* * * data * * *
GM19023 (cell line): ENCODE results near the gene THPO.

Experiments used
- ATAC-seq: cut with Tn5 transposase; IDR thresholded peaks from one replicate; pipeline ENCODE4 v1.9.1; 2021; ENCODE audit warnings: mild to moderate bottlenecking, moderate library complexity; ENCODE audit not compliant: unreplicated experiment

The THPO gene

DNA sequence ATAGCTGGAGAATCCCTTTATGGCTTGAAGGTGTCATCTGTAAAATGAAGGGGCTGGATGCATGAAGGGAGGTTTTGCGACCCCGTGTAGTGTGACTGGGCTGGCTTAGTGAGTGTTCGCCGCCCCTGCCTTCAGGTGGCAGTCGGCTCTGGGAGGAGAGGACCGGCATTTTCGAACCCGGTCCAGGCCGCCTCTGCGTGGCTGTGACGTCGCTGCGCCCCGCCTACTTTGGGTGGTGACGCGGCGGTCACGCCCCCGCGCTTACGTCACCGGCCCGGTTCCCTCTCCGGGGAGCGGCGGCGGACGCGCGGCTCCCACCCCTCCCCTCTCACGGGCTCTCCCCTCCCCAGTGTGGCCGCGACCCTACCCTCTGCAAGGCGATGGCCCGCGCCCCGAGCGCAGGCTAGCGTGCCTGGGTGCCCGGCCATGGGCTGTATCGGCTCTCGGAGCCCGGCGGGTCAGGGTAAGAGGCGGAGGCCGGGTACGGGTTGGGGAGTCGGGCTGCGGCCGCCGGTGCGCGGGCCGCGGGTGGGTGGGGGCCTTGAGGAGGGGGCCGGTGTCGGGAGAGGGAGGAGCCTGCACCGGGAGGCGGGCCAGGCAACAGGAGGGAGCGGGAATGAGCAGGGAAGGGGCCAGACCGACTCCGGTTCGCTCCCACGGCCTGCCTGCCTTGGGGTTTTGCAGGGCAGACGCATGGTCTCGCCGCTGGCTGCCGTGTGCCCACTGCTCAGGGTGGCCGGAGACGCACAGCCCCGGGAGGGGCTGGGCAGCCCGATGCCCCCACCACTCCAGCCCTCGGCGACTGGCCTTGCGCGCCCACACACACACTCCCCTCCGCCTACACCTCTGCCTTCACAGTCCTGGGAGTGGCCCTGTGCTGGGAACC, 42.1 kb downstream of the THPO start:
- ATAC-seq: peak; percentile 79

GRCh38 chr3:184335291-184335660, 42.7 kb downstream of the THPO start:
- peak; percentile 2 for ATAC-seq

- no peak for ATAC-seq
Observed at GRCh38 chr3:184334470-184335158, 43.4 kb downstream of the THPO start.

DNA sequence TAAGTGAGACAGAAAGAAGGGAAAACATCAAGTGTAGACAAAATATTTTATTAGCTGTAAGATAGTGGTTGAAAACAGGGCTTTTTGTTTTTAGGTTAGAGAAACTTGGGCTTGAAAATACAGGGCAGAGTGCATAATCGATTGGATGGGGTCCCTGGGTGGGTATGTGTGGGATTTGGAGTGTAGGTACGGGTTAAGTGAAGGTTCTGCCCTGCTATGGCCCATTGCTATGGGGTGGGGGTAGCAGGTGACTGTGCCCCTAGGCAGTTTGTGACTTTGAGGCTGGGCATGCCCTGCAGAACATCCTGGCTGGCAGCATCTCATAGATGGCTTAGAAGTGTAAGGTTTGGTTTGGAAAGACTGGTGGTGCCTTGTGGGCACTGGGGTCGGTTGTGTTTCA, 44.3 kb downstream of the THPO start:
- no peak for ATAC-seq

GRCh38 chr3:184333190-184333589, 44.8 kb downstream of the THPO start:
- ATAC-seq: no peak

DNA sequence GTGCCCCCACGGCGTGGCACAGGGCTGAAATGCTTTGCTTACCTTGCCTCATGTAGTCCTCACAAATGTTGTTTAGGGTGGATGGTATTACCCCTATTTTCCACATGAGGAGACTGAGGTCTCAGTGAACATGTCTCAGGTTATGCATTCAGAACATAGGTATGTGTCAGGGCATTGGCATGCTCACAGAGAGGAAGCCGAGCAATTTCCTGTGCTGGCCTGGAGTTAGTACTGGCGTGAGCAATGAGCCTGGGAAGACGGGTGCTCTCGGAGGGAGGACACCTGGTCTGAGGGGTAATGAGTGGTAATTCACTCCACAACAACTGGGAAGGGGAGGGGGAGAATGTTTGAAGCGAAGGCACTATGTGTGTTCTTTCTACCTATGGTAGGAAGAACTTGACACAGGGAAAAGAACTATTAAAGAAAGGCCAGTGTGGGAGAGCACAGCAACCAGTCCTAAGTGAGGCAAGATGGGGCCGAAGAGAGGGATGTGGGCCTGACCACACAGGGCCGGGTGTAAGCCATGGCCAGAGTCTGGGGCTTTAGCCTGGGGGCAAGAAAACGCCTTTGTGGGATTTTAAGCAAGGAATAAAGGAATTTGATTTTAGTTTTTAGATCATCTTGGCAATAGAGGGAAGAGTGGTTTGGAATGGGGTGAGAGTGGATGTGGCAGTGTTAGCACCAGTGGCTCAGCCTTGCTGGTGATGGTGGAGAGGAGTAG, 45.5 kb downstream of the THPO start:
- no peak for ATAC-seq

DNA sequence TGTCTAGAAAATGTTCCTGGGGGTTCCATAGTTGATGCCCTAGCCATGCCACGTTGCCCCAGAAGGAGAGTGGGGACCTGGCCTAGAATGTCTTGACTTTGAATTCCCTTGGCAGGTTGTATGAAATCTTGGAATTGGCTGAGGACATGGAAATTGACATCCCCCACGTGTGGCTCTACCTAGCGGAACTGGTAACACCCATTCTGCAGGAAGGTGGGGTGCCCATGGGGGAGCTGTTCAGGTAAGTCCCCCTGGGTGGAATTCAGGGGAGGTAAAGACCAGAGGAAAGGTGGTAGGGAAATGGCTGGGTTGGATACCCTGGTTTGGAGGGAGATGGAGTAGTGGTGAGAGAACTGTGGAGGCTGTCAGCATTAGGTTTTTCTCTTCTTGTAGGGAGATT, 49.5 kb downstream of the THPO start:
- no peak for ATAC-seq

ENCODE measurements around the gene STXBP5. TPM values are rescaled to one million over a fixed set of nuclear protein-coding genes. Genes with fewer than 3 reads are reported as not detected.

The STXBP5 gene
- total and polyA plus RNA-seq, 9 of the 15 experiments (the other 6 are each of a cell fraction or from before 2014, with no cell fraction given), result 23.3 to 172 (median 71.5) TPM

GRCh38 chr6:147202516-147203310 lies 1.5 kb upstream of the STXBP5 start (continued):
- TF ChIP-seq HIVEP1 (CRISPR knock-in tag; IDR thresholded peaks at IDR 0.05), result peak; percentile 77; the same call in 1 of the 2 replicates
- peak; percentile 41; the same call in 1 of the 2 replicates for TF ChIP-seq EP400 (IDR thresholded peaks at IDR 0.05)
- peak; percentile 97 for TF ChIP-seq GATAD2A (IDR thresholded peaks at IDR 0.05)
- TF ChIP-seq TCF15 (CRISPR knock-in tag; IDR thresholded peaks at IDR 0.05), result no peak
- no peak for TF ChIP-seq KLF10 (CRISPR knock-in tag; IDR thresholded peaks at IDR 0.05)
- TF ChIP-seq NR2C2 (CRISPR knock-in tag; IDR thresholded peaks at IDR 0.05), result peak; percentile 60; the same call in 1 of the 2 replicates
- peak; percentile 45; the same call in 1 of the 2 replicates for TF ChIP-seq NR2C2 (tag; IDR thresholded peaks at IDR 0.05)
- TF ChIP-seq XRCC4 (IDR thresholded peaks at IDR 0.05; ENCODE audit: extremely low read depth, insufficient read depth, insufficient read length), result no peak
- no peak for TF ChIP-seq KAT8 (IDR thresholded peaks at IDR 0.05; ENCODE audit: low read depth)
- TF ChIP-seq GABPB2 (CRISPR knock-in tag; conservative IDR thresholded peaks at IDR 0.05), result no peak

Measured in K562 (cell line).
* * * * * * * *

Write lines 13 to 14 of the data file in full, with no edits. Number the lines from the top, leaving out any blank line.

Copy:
GRCh38 chr3:184333190-184333589, 44.8 kb downstream of the THPO start:
- ATAC-seq: no peak